SCDNR has been conducting a shark population since 1998 in coordination with the federal government under a program called COASTSPAN. The study targets first year pups and juvenile sharks as study subjects. Sharks are captured, measured, tagged and released, numbered tags providing the means to track the animals’ movements and life spans. Six species are targeted: Atlantic Sharpnose, Bonnethead, Sandbar, Blacktip, Scalloped Hammerhead and Fine Tooth. Blood samples are taken from any mature females captured to assess reproductive status.

It was early morning as we motored away from the boat slip in the tiny fishing village of Bennetts Point accompanied by dolphins swimming and surfacing alongside our boat, seemingly curious as to our presence. We sped through meandering waterways, among islands and vast expanses of sea grass, and finally idled to a stop in Saint Helena Sound just off the edge of Morgan’s Island. Brian said that this spot was, for some reason, a place where sharks congregated.

There are two capture methods for sharks: longlines and gillnets. We set both out, first running a 300 foot longline with baited hooks every 6 feet or so. Once the longline was set, we ran a gillnet across the sound, setting it in about 7 feet of water. Then we waited, letting the sets soak for 30 minutes. As it turned, this was our last rest of the day.

Brian counted down 30 minutes and we ran the longline, pulling up each hook in turn. The first dozen or so were empty, not a good omen for the rest of the day I thought. But then things changed. The next hook revealed a two foot Atlantic sharpnose, then another and another. Three small sharks on the first soak—not bad. On to the gillnet and things got even better. Pulling the gillnet over the bow of the boat, I spied a large fish thrashing in the net—a four foot bonnethead, not happy to be entangled in the nylon. We heaved the shark aboard, avoiding its slashing tail and lethal teeth and finally extricated it from the tangled net.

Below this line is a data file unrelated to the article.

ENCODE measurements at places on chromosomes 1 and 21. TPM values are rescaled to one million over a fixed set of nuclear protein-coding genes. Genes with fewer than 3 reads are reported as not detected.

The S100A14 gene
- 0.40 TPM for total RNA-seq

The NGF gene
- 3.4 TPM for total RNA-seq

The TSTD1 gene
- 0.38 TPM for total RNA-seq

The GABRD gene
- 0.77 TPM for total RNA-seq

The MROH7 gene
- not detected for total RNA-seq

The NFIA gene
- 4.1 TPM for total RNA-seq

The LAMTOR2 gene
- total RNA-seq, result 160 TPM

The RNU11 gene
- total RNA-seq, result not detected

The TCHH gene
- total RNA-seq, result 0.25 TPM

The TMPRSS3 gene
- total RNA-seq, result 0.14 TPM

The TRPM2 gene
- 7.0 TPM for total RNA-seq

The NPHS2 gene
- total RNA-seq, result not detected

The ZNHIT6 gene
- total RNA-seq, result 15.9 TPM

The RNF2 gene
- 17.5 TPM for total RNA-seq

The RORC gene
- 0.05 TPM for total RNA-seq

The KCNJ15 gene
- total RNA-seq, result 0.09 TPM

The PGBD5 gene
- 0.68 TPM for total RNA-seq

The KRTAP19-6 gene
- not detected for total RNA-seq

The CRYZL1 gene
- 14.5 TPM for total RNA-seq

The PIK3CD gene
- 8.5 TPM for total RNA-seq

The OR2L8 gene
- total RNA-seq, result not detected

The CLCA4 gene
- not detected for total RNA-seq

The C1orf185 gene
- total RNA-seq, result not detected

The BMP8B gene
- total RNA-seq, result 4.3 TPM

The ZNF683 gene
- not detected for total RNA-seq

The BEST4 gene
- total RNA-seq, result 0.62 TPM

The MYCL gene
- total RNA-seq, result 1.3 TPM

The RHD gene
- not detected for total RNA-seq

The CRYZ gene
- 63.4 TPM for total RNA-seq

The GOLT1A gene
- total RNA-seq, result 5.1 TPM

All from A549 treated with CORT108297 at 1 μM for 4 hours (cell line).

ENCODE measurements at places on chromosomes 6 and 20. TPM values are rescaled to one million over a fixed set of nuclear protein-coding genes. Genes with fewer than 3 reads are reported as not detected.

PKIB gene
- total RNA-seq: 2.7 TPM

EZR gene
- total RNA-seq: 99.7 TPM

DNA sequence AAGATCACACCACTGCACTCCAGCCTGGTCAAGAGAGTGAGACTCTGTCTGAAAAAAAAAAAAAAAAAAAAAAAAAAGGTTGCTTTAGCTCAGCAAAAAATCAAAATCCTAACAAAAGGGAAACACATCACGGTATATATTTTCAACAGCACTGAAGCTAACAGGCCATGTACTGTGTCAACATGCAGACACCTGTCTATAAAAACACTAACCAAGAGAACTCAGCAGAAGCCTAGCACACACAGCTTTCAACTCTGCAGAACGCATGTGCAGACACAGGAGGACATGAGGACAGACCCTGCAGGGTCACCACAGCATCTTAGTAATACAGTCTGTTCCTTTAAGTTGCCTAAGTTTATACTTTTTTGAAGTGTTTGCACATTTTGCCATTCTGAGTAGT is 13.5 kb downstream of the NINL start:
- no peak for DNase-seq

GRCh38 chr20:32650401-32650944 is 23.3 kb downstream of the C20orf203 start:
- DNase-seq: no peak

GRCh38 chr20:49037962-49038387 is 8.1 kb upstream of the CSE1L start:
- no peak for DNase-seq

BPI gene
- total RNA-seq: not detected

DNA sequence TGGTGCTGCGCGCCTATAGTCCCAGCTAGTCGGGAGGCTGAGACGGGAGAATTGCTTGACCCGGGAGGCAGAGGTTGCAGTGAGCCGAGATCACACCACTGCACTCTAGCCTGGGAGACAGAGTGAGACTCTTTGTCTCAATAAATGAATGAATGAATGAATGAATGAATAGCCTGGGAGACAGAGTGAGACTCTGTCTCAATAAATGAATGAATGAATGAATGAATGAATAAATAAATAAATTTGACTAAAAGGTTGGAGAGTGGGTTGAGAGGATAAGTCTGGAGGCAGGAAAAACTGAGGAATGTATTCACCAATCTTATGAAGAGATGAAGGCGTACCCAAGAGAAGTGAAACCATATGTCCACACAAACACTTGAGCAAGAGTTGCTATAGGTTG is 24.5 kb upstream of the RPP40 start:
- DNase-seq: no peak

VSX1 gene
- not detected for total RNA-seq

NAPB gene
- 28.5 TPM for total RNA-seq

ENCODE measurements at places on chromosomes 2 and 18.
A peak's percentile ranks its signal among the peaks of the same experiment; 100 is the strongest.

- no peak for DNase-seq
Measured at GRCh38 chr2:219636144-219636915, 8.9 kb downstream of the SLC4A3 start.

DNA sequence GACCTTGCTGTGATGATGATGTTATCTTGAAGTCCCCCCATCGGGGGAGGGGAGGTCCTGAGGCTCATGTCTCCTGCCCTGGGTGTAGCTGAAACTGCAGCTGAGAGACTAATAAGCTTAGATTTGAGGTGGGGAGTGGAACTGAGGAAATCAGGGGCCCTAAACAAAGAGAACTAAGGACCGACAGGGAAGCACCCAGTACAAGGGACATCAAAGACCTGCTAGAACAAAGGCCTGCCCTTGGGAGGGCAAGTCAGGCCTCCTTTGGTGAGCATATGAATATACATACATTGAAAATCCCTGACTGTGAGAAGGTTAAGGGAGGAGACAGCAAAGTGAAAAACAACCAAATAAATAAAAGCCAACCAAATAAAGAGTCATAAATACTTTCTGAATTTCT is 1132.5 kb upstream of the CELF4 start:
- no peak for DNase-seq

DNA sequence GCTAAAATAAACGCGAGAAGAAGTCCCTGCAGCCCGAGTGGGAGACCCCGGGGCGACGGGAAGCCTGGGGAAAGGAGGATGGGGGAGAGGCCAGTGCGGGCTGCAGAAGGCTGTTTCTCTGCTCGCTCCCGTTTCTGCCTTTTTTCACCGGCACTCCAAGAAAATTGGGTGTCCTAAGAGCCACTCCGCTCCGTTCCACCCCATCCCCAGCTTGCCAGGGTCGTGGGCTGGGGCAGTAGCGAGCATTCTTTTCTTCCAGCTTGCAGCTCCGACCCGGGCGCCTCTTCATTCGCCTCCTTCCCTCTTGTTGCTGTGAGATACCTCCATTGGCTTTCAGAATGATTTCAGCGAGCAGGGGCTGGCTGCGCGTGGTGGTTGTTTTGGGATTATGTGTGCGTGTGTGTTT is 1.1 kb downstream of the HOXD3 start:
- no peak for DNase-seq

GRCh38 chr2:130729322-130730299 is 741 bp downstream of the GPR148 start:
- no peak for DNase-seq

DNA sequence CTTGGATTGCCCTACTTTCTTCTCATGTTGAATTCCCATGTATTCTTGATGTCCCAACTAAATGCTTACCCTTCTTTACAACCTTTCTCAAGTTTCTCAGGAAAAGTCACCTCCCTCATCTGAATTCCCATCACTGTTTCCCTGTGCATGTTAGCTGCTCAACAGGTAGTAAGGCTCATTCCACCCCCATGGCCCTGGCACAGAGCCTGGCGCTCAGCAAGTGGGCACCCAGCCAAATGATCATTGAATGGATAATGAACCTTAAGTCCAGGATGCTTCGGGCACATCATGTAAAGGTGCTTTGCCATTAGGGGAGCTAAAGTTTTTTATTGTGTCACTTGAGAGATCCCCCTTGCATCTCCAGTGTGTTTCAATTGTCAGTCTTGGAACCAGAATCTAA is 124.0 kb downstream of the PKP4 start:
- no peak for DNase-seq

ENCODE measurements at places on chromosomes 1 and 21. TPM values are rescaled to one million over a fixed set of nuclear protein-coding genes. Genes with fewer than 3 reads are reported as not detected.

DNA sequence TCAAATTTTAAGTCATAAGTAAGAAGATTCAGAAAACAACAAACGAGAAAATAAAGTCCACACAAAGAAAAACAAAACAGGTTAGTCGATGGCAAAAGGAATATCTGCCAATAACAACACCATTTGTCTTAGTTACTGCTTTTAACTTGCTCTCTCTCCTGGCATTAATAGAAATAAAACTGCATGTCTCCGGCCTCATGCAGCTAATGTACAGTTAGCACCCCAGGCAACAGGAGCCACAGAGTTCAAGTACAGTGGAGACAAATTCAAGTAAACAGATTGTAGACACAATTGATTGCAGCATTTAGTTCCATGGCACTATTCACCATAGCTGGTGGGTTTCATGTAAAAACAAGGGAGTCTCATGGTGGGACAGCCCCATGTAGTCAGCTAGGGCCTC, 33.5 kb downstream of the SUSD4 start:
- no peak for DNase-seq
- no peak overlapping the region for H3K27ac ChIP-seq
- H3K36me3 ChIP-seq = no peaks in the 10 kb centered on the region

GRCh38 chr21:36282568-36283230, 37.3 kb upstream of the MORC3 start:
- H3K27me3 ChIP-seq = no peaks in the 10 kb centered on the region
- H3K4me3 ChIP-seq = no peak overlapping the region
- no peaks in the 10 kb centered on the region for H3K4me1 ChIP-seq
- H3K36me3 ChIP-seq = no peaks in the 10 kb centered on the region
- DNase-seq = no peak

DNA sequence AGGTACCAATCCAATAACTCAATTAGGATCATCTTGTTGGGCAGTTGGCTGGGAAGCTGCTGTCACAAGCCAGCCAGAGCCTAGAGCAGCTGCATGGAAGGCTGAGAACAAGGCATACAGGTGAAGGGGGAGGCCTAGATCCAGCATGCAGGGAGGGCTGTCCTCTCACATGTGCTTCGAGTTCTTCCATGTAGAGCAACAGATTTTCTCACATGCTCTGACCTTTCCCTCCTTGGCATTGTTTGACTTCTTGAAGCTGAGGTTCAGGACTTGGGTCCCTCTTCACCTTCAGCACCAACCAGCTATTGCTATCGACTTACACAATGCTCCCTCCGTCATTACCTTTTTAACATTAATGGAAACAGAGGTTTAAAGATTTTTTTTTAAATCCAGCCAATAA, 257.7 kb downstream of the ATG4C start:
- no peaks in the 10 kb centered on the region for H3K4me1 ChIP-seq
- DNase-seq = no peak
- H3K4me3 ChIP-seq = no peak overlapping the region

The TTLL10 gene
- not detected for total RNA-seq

She was a beauty, the first shark I had actually held in hand. Running my hand along her flank from head to tail her skin was smooth and silky, but rub in reverse and she felt raspy. Her eyes were cold, but she was a beautiful animal. We measured her, took a blood sample, inserted a small plastic tag in her dorsal fin and released her back into the water.

OK! This is what I came for! Sharks up close, an amazing sight. They are amazing creatures, even more so once you hold one and feel their powerful and lithe bodies in your hands.

We emptied the gillnet, time to go back to the longline, and so on for the entire day. We set and gathered the longlines and nets all day long, hot, tiring, grueling work—pulling in a gillnet encumbered with angry sharks against an opposing tide is backbreaking, hauling up lines hooked with unwilling sharks even harder. But the excitement never grew old and by the end of the day we captured 36 sharks, including a dozen mature females of four foot or more.

All of the sharks were caught in an area water of maybe 100 acres—many more sharks than I ever expected one would find in such a small area. It seems like a healthy number but these were pups and few will live to adulthood, falling victim to larger sharks, commercial fisheries, pollution. Sharks are in trouble worldwide, no doubt about it, but in the estuaries of South Carolina, you may want to think twice about dipping your toes in the water.